77. As robotics and autonomous systems become increasingly prevalent within the operation and maintenance of offshore wind projects, we are likely to experience a shift from traditional offshore technician jobs towards roles that are more focused on data and information management. Scotland should continue to build on expertise in these sectors to ensure that we remain able to react to the rapidly evolving technologies that will affect skills requirement in the future . We must ensure that any loss of economic impact in coastal communities from changes in operations and maintenance models is offset by high value employment opportunities in these emerging skill areas. This should continue alongside efforts to attract work arising from the construction process.
78. The Scottish Government will continue to work alongside, and have a strong interest in the work of bodies such as Energy Skills Partnership, the Investment in Talent Group, the Energy Skills Alliance and through our role in SOWEC. We will use these partnerships, to look at future skills demand across the energy sector and increase the employment impact and, thereby, the number of skilled people working in Scotland's offshore wind industry.
79. The Scottish Government has created a long-term and stable supportive policy environment for renewable energy which has contributed to the successful driving down of costs and tackled deployment issues. Consultation responses acknowledged this, and called for this policy support to be maintained and strengthened.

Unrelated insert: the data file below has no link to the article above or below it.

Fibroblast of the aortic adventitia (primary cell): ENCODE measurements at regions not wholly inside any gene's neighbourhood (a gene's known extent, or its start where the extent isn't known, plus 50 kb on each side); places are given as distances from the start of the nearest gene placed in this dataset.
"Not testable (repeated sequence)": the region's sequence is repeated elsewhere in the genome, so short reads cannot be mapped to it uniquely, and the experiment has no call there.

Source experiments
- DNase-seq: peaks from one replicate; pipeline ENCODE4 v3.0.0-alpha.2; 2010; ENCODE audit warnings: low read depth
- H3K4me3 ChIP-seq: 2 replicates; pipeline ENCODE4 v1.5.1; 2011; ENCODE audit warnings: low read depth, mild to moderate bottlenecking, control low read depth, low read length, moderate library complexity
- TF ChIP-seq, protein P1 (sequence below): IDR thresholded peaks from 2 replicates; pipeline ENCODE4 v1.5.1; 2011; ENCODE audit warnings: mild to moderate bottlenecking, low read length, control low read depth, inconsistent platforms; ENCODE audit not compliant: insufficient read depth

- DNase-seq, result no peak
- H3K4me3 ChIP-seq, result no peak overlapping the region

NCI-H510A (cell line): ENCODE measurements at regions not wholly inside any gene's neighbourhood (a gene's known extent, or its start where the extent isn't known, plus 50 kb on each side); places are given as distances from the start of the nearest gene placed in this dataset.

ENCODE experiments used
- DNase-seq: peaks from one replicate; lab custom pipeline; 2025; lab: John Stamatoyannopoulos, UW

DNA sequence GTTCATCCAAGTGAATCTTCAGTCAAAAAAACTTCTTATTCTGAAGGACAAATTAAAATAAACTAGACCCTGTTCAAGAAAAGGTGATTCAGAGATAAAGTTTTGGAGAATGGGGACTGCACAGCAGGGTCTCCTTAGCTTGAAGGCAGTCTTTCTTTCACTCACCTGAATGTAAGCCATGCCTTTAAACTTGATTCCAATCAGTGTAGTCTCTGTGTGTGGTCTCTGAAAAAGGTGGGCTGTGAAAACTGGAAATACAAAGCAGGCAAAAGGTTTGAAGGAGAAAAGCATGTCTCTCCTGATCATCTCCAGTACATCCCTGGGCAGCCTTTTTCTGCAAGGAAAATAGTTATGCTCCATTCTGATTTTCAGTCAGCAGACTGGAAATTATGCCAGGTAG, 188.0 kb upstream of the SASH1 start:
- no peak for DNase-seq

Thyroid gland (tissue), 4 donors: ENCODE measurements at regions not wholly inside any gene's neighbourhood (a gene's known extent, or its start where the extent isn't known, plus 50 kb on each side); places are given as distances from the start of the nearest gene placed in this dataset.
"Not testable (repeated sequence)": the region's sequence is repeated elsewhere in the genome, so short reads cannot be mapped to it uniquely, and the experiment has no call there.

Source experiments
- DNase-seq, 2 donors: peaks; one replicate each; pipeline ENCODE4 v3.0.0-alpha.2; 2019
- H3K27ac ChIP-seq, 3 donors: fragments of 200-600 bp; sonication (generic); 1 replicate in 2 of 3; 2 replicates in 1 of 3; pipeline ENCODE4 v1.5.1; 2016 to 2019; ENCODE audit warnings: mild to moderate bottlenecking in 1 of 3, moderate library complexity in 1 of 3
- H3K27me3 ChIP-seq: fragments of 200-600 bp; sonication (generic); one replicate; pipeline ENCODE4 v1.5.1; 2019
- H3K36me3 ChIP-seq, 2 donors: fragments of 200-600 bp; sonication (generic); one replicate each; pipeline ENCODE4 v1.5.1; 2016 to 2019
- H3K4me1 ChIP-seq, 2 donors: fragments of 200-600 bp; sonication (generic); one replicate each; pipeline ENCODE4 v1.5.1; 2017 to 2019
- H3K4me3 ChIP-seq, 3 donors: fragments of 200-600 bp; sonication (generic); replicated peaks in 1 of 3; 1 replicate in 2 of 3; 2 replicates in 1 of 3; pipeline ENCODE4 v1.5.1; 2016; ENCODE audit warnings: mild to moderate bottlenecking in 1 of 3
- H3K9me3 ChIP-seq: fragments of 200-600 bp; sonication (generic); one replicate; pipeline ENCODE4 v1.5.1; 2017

80. The Scottish Government has continued to demonstrate ambition and vision for the offshore wind sector with the Offshore Wind Policy Statement and the Sectoral Marine Plan, as well as our commitment to tackling the global climate emergency.
81. The refresh of Scotland's Energy Strategy, published in 2017, is due to get underway before the end of 2020 and will conclude in 2021. This refresh will demonstrate clear links between our renewable generation requirements and the broader context of our Energy Strategy and wider energy systems thinking. It will also emphasise the future role we expect renewable electricity generation to play in our overall strategic ambitions, with further analysis to consider the potential scale of offshore wind deployment, and that of other technologies, which may be necessary to deliver our net zero and decarbonisation goals.
82. In relation to investment, the proposed "Mission 1" for the Scottish National Investment Bank is:
Achieving a Just Transition to net zero carbon emissions by 2045
Invest in rebalancing our economy towards leadership in sustainable technology, services and industries.
83. All three proposed missions, and their corresponding grand challenges, were laid before Parliament for consultation at the end of August. The consultation period has now closed and the missions will be amended as necessary, based on the feedback received. It is expected that these missions can officially be set for the Bank in the final quarter of 2020.